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**Easier way of finding Integrating Factor for Exact Differential Equation??**

## Homework Statement

,find an integrating factor and then solve the following:

[4(x

^{3}/y

^{2})+(3/y)]dx + [3(x/y

^{2})+4y]dy = 0

## Homework Equations

u(y)=y

^{2}is a valid integrating factor that yields a solution x

^{4}+3xy+y

^{4}=c

,no clue how though!

## The Attempt at a Solution

I understand exact differential equations to really be a somewhat perverted form of a gradient of a multivariable surface defined by f=f(x,y)... and that solving an exact differential equations is comparable to finding the potential function using the fundamental theorem of line integrals.

,here with this equation I tried the usual methods

I first realized that the equation is NOT exact (M

_{y}does not equal N

_{x}), or in other words the two parts of the differential equation could not have possibly come from the same function f=f(x,y) in their current forms because f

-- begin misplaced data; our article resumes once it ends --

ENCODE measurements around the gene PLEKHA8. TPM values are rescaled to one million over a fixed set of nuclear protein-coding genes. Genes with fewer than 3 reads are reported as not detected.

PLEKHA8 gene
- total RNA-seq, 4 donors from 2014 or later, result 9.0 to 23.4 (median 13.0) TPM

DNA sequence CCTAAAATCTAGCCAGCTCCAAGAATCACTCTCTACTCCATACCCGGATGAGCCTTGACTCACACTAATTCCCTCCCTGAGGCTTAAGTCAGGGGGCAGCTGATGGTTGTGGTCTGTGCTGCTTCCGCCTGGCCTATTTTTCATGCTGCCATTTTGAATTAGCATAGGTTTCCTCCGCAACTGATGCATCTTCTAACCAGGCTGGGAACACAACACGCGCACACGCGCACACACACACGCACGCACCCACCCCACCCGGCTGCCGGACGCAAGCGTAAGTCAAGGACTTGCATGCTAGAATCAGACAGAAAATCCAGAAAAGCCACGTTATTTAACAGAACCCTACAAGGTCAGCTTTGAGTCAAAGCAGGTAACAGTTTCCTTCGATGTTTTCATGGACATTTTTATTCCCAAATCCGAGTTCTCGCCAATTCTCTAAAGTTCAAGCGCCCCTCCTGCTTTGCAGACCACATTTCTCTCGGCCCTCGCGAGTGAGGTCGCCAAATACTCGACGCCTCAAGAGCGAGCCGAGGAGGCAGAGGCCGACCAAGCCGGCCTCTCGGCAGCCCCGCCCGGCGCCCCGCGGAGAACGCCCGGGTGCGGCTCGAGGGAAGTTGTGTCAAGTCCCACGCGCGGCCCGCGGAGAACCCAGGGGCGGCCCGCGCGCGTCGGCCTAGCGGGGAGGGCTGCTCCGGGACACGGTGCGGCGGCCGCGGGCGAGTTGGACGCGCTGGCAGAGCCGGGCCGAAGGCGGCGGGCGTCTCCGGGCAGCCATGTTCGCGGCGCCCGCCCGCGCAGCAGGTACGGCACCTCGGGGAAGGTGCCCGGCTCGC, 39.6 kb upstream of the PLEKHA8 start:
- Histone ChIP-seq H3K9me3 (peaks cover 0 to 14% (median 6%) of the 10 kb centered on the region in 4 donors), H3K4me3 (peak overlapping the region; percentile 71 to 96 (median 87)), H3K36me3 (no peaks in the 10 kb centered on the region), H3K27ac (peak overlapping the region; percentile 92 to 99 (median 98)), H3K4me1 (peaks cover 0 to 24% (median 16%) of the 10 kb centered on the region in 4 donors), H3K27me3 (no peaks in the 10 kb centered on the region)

_{xy}=f

_{yx}for any f(x,y).

So, I multiplied by an integrating factor u(x,y) such that the differential equation would be exact or such that (uM)

_{y}=(uN)

_{x}

,so far in my math education I've pretty much disregarded the idea of finding an integrating factor that is not solely a function of either y or x - it simply would be too hard.

,so in assuming u to be a function of either solely x or y I had hoped to find a linear and separable DE through the following:

du/dx=[u(M

_{y}-N

_{x}]/N or

du/dy=[u(N

_{x}-M

_{y}]/M

,unfortunately both of these yield seemingly impossibly, or at least algebraically disgusting results...

Any ideas on an easier or other method for solving for this/other integrating factors?

,and on a slightly related note, any good referenced here in the forums for writing better math symbols?